If Teresko has greatest confidence in an upward trajectory for interest rates and equity volatility, he is more agnostic on the economic and credit cycles. Many observers do expect that Trump’s policies could accelerate US economic growth and extend the credit cycle – both of which would benefit convertibles. Teresko argues that some policies could create a mix of winners and losers among individual companies and industries, with increased dispersion enlarging scope to generate alpha through security selection.
UCITS, equities and private debt
Advent is renowned for its expertise in convertibles, and COO Haber has set his sights on further expanding the firm’s franchise into other asset classes and strategies. Haber – who devotes a portion of his time to scouting for synergistic new teams and products – has big ambitions to further leverage the firm’s research resources over time, with possible product launches including long/short credit, long/short equity, and private credit.
Haber has been a serial business builder for more than 20 years in asset management. He spent 14 years at Lazard, rising to Managing Director, Head of Alternatives and reflects on “helping them to strategically build out hedge products, launches and asset raises, and source management teams.” Haber then had a stint at Threadneedle, helping to orchestrate a merger with Boston’s Columbia, whose mutual parent is one of the world’s largest asset managers, Ameriprise Financial of Minneapolis. Before joining Advent, he helped to grow the Presidio Capital Group macro business from $17 million to $230 million of assets and then sold it.
Haber has confidence in Advent’s growth potential because the firm boasts a foundation of institutional infrastructure. Haber finds that “the barriers to entry are very high. Even with great performance it can be hard to grow.” Advent has more than doubled its assets over the past four years, adding an average of $1 billion per year, and teams have grown in tandem. Most recently, Advent hired Michael Cavanaugh as Managing Director in the Boston office from another convertible manager. Cavanaugh has strong relationships with institutional investors and investment consultants. Advent now has twelve staff in its client servicing unit, which can provide customised reporting: “Clients can get a variety of performance attribution reports that slice and dice in many ways, such as by sector, sub-sector and geography,” Haber says. Advent has also invested resources in developing rigorous risk management to meet institutional investors’ demands. “Risk management is paramount,” stresses Haber. Teresko “sits next to the risk team, and has an hour-to-hour and minute- to-minute dialogue on intended and unintended risks, with position sizing and stop-loss limits monitored.”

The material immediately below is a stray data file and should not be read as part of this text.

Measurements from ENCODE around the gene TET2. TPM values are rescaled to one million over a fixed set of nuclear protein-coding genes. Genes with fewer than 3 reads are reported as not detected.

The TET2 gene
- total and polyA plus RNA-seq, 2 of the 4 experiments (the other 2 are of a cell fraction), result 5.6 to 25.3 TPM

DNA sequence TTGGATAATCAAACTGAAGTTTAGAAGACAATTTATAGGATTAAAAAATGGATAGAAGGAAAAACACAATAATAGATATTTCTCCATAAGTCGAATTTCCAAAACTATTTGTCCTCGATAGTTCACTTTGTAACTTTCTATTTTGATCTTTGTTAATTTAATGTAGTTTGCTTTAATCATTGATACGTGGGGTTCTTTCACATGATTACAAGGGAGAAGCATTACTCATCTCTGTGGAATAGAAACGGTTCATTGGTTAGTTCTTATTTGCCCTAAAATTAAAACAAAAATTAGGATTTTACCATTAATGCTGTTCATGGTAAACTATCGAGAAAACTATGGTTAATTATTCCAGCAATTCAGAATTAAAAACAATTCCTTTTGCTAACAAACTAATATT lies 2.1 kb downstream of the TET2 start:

Advent offers managed accounts and has already demonstrated its ability to launch new products, with a high yield strategy rolled out six years ago. Advent is active in liquid alternatives, sub-advising a ’40 Act fund, the Transamerica Event Driven Fund. An Irish-domiciled UCITS launch is slated for early 2017. This will pursue the same multi-strategy approach as Advent’s “Global Partners” strategy, which is currently offered only through a private fund structure. Strategies include volatility arbitrage, event-driven and fundamental investing with publicly traded asset classes – convertible bonds, equities, equity-linked, corporate debt – traversing the full capital structure.
Private credit and private convertibles are priorities for Advent’s expansion and are “a logical extension of our research on companies,” says Haber. “Advent sees a steady stream of deals in both of these areas and is strategically considering organising a vehicle that can take advantage of these longer-term opportunities.” Given that many banks have stopped lending to some companies, he expects that “a whole crop of new managers can be successful in asset-based lending, workouts, special situations and distressed.” Advent feels that private convertibles have a unique contribution to make. “The firm’s analysts, as a function of the work they conduct in publicly traded converts, find opportunities in the private space but cannot deploy capital,” says Haber. This should soon change as Haber is engaged in dialogue with potential teams. Investors should watch this space.